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Acute child poisonings in Oslo: a 2-year prospective study.

https://arctichealth.org/en/permalink/ahliterature84591
Source
Acta Paediatr. 2007 Sep;96(9):1355-9
Publication Type
Article
Date
Sep-2007
Author
Rajka Thomas
Heyerdahl Fridtjof
Hovda Knut Erik
Stiksrud Birgitte
Jacobsen Dag
Author Affiliation
Department of Paediatric Intensive Care, Ullevaal University Hospital, Oslo, Norway.
Source
Acta Paediatr. 2007 Sep;96(9):1355-9
Date
Sep-2007
Language
English
Publication Type
Article
Keywords
Acute Disease
Adolescent
Age Distribution
Catchment Area (Health)
Child
Child, Preschool
Female
Hospitalization - statistics & numerical data
Humans
Incidence
Male
Norway - epidemiology
Poisoning - epidemiology - rehabilitation
Prevalence
Prospective Studies
Sex Distribution
Abstract
AIM: To study the current epidemiology, clinical course and outcome of poisonings among children in Oslo and compare findings to a similar study from 1980. METHODS: Observational study with prospective inclusion of all children ( or = 8 years ingested mainly ethanol (46%) or pharmaceuticals (36%). Five percent of all children were comatose, and complications were seen in 13%. All children survived without sequelae. Half of the admissions needed treatment; most commonly used treatments were activated charcoal (33%), gastric lavage (9%) and emetics (9%). CONCLUSION: The incidence of child poisonings in Oslo has significantly reduced since 1980. Only half of the poisonings needed treatment, most of the poisonings were mild and the clinical outcome was good.
PubMed ID
17718791 View in PubMed
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Acute hepatitis B and hepatitis D co-infection in the Stockholm region in the 1970s and 1980s--a comparison.

https://arctichealth.org/en/permalink/ahliterature12134
Source
Infection. 1990 Nov-Dec;18(6):357-60
Publication Type
Article
Author
G. Lindh
L. Mattsson
M. von Sydow
O. Weiland
Author Affiliation
Dept. of Infectious Diseases, Karolinska Institute, Roslagstull Hospital, Stockholm, Sweden.
Source
Infection. 1990 Nov-Dec;18(6):357-60
Language
English
Publication Type
Article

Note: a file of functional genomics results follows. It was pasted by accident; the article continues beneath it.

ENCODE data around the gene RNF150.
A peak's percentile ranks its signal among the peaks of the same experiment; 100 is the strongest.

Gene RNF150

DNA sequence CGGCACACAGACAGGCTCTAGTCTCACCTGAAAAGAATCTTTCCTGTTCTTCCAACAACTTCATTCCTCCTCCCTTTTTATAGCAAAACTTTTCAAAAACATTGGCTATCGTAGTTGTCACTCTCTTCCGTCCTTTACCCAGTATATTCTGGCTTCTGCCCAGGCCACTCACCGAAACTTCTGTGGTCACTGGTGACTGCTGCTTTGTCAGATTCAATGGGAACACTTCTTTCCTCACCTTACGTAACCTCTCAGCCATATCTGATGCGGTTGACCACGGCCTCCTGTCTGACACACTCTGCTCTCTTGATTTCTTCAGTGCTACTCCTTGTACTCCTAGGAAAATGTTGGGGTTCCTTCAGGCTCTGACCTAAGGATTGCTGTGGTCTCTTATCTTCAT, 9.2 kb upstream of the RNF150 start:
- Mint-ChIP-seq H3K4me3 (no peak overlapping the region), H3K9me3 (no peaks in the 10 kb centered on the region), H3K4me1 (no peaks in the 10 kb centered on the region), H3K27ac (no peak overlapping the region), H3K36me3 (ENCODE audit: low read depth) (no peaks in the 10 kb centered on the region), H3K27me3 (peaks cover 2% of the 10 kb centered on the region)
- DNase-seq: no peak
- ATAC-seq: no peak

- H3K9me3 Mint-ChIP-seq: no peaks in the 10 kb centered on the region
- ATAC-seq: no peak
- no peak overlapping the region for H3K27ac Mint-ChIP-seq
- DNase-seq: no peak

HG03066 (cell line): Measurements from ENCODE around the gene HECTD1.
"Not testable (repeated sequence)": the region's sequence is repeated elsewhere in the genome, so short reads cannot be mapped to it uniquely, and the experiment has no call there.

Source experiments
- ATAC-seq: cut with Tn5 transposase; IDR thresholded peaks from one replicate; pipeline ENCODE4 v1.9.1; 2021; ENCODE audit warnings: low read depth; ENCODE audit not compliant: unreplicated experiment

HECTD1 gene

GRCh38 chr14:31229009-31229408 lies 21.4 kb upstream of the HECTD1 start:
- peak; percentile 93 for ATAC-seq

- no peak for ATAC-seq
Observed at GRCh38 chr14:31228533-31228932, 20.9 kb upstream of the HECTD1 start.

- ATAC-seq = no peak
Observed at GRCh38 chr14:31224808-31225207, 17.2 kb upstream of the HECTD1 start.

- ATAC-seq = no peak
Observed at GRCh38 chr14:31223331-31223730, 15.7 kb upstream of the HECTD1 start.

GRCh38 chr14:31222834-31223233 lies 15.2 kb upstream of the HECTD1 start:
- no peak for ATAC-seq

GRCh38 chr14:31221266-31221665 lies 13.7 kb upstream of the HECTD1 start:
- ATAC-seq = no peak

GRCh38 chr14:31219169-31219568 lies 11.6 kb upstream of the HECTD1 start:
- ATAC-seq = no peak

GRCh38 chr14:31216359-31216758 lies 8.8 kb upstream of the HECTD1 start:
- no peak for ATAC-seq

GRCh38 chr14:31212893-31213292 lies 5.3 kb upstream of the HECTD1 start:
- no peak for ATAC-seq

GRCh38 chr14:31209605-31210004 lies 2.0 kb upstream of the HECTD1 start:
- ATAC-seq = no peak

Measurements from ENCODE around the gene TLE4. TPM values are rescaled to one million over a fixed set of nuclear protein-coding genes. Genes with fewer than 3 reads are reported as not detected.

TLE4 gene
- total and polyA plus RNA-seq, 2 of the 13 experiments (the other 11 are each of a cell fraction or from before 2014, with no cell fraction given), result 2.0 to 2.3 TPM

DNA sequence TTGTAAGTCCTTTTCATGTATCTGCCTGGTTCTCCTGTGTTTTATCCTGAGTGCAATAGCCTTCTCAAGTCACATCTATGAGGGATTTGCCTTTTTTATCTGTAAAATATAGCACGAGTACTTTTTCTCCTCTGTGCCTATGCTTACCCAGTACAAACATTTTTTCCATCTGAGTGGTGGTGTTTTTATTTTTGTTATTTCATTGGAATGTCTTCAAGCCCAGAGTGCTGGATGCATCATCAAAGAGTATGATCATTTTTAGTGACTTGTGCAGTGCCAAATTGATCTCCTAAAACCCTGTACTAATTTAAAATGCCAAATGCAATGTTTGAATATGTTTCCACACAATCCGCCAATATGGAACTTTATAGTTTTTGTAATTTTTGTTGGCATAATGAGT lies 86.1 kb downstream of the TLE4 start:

Keywords
Acute Disease
Adolescent
Adult
Aged
Alanine Transaminase - blood
Bilirubin - blood
Child
Child, Preschool
Comparative Study
Female
Hepatitis B - complications - epidemiology
Hepatitis D - complications - epidemiology
Humans
Male
Middle Aged
Prevalence
Retrospective Studies
Substance Abuse, Intravenous - complications
Sweden - epidemiology
Abstract
The frequency and clinical features of acute hepatitis B virus (HBV) infection with and without a hepatitis D virus (HDV) co-infection was investigated retrospectively in the Stockholm region during two different time periods, September 1977-October 1978 and November 1984-October 1986. Totally, 31/229 (14%) patients with acute HBV infection had a HDV co-infection. No change in the frequency of co-infections, 12% and 15%, respectively, was observed between the 1970s and 1980s. Among the 31 HDV co-infected patients 74% were intravenous drug addicts. Totally 23/66 (35%) intravenous drug addicts with acute HBV infection had HDV co-infection. Clinically a biphasic rise of the serum levels of alanine aminotransferase and bilirubin was noted among 63% of the HDV co-infected patients but only among 8% of the solely HBV infected patients (p less than 0.001). A clinically more severe hepatitis was seen significantly more often among the HDV co-infected patients than among the solely HBV infected.
PubMed ID
2076908 View in PubMed
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Acute infections and venous thromboembolism.

https://arctichealth.org/en/permalink/ahliterature130192
Source
J Intern Med. 2012 Jun;271(6):608-18
Publication Type
Article
Date
Jun-2012
Author
M. Schmidt
E. Horvath-Puho
R W Thomsen
L. Smeeth
H T Sørensen
Author Affiliation
Department of Clinical Epidemiology, Institute of Clinical Medicine, Aarhus University Hospital, Aarhus, Denmark. morten.schmidt@dce.au.dk